Lockheed Martin Missiles and Fire Control is promoting the ability of its Pathfinder thermal imager to provide pilots of support aircraft with the kind of brownout/whiteout imaging currently available to combat crews.
Pathfinder is a long-wave infrared seeker based on the modernized pilot night-vision sensor from the AH-64 Apache’s Arrowhead system. The seeker turret mounts easily on a fixed-wing transport or a helicopter. The system provides a wide-angle (52 degrees) view with high resolution (1728 x 960 pixels), and is based on a SADA (standard advanced dewar assembly) integrated detector cooler assembly. Imagery can be displayed on helmet-mounted or head-up displays.
Demonstrations earlier this year involving a Pathfinder turret mounted on a UH-1 Huey highlighted the system’s ability to see through the billowing dust clouds encountered in desert conditions. Pathfinder also improves situation awareness for formation flying, austere field operations and for helicopters with underslung loads, as well as providing enhanced obstacle awareness during low-level operations.
Other products on display at the Orlando, Florida-based division’s stand (E636) include:
Sniper: an advanced targeting pod now in use with the U.S. Air Force on the F-15E, F-16, B-1B and A-10. It also has been selected by Belgium, Canada, Norway, Oman, Pakistan, Poland and the UK Sniper provides long-distance targeting information, and as well an ability to designate for laser-guided bombs. A video downlink allows joint terminal air controllers on the ground to view imagery in real time.
PAC-3: the latest generation of the Patriot defense system counters tactical ballistic missiles, cruise missiles and aircraft with a high-velocity hit-to-kill vehicle. PAC-3 vehicles come in packs of four, with one canister replacing one missile of earlier Patriot generations, thereby increasing the number of missiles for each Patriot system from four to 16. The missile fires toward a pre-plotted intercept point, which can be updated during fly-out by an RF uplink, and guidance works by an inertial system operating aerodynamic controls. As it approaches the theoretical intercept point, the PAC-3 goes active with its Ka-band terminal guidance radar. Short-endurance rocket motors known as attitude control motors (ACMs) provide control.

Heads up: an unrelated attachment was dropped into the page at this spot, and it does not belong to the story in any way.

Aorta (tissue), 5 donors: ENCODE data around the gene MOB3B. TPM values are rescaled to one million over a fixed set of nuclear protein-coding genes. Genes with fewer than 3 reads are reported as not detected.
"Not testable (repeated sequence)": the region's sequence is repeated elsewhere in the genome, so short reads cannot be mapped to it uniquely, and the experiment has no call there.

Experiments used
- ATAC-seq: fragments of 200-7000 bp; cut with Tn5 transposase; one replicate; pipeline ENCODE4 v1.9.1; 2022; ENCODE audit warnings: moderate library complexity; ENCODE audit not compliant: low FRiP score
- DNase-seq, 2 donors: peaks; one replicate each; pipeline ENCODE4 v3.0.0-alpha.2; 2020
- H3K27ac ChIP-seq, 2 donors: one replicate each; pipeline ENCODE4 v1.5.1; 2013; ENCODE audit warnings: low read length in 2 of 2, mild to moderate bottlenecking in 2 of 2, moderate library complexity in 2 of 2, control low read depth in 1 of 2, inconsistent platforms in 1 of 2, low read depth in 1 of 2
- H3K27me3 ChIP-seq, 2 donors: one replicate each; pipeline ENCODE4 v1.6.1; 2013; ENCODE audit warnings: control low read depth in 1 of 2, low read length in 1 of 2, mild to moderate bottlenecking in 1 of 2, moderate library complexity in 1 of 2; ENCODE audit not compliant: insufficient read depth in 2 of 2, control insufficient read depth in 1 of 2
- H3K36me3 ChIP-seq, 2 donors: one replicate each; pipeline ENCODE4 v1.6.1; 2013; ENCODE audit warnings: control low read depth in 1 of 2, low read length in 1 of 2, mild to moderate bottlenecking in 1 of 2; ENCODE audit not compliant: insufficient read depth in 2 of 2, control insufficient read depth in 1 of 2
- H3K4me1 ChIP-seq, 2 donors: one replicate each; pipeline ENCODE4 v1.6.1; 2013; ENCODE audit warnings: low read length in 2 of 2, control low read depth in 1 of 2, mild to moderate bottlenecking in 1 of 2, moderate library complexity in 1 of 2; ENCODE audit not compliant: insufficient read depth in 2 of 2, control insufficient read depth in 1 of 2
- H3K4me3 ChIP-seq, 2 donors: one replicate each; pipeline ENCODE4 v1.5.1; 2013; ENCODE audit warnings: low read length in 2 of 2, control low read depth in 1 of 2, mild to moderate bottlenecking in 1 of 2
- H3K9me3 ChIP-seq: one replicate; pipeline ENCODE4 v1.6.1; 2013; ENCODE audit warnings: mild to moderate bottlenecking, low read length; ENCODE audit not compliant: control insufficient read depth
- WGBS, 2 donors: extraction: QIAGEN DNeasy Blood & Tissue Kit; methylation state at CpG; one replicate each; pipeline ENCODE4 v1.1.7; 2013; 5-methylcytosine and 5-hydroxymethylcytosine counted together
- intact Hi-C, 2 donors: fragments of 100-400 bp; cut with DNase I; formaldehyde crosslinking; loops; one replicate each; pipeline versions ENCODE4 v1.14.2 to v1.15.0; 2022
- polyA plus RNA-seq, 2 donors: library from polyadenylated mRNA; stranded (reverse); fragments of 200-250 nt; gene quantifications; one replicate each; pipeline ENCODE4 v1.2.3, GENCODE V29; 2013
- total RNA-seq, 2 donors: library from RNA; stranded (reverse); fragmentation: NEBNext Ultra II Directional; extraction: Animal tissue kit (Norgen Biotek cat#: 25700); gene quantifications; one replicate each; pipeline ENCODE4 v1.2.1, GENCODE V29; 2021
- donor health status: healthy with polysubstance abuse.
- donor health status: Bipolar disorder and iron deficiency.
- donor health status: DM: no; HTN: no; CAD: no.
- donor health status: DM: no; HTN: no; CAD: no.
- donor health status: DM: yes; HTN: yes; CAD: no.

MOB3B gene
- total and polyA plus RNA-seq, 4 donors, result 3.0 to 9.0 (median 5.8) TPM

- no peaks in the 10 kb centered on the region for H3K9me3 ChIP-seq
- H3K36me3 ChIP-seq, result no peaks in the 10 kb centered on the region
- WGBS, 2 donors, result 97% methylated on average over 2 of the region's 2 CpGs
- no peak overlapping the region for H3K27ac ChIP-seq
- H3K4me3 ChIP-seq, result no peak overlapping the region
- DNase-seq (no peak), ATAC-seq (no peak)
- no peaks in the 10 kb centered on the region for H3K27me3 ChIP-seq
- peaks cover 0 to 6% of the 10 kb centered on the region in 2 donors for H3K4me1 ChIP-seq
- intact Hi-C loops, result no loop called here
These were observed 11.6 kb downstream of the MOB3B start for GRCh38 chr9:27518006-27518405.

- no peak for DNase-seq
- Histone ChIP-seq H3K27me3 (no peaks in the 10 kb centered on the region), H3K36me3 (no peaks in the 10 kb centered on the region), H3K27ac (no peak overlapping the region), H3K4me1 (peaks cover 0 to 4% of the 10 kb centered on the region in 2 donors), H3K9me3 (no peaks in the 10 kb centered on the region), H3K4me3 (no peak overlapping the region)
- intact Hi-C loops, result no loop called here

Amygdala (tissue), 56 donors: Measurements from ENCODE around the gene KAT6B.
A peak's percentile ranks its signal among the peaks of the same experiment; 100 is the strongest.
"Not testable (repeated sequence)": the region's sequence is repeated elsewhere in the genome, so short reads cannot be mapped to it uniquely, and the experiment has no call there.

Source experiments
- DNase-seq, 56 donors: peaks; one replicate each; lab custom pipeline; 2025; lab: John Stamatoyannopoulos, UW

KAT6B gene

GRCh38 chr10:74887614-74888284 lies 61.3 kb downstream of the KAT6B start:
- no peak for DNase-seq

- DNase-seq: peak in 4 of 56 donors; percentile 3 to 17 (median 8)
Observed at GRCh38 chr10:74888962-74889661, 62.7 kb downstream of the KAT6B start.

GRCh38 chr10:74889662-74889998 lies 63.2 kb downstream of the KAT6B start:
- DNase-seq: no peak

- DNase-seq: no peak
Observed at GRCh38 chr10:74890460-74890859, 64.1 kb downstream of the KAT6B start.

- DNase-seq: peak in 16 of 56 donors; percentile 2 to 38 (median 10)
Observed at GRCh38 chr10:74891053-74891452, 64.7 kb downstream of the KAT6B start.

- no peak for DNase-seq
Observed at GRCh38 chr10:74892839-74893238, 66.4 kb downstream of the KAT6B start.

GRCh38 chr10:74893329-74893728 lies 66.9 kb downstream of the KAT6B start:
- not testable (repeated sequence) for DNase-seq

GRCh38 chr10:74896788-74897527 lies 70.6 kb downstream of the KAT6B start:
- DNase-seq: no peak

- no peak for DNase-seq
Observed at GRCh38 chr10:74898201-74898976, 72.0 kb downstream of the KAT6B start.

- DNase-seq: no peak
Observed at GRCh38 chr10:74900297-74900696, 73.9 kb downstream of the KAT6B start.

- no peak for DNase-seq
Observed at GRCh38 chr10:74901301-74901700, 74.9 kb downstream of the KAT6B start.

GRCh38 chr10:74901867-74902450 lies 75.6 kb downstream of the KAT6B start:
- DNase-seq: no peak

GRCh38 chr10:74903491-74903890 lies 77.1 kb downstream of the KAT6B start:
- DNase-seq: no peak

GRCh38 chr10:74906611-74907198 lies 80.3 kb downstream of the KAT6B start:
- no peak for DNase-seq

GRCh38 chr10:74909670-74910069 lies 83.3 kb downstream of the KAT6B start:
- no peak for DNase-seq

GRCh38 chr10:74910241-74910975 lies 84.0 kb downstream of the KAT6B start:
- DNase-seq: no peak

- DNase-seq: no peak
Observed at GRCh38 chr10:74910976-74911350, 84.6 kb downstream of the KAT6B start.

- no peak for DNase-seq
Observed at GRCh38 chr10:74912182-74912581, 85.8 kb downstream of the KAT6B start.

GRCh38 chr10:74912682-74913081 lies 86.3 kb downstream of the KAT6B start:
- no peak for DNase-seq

THAAD: terminal high altitude area defense is a key component of the U.S. Ballistic Missile Defense System. Its hit-to-kill vehicles can be used for both endo- and exo-atmospheric engagements, essentially protecting the space above the PAC-3 engagement zone. The first missile-only flight test was conducted in November 2005, while the first engagement against a threat-representative target was successfully undertaken in June 2006.
GMLRS: with a range of over 70 kilometers the Guided Multiple Launch Rocket System is a precision all-weather attack system using rockets launched from vehicles. The GMLRS differs from previous systems by using GPS-aided guidance. The greatly enhanced levels of accuracy reduce the chance of collateral damage, and also the number of rockets that need to be fired to destroy a given target. The system went into full-rate production in December 2005. A development is GMLRS-Unitary, with a 196-pound unitary warhead and tri-mode fuze that gives the option of airburst, point impact or delay modes. Low-rate production was authorized this year. The rocket can be fired from the standard M270A1 MLRS launcher and from the latest HIMARS vehicle.
HIMARS: the High Mobility Artillery Rocket System is the latest variant of the MLRS. It is based on the U.S. Army’s new FMTV 5-ton truck and can launch all members of the MLRS and ATACMS family of rocket/missile systems. It carries a single ATACMS missile or a six-pack of MLRS rockets. HIMARS can be air-transported by a C-130 in combat configuration, allowing it to provide rapid-fire support. It is lighter than the M270 MLRS systems, requiring 30 percent fewer airlift sorties to deploy a battery. The 3rd Battalion of the 27th Field Artillery first fielded HIMARS in May 2005 by Regiment. It has seen service during Operation Iraqi Freedom.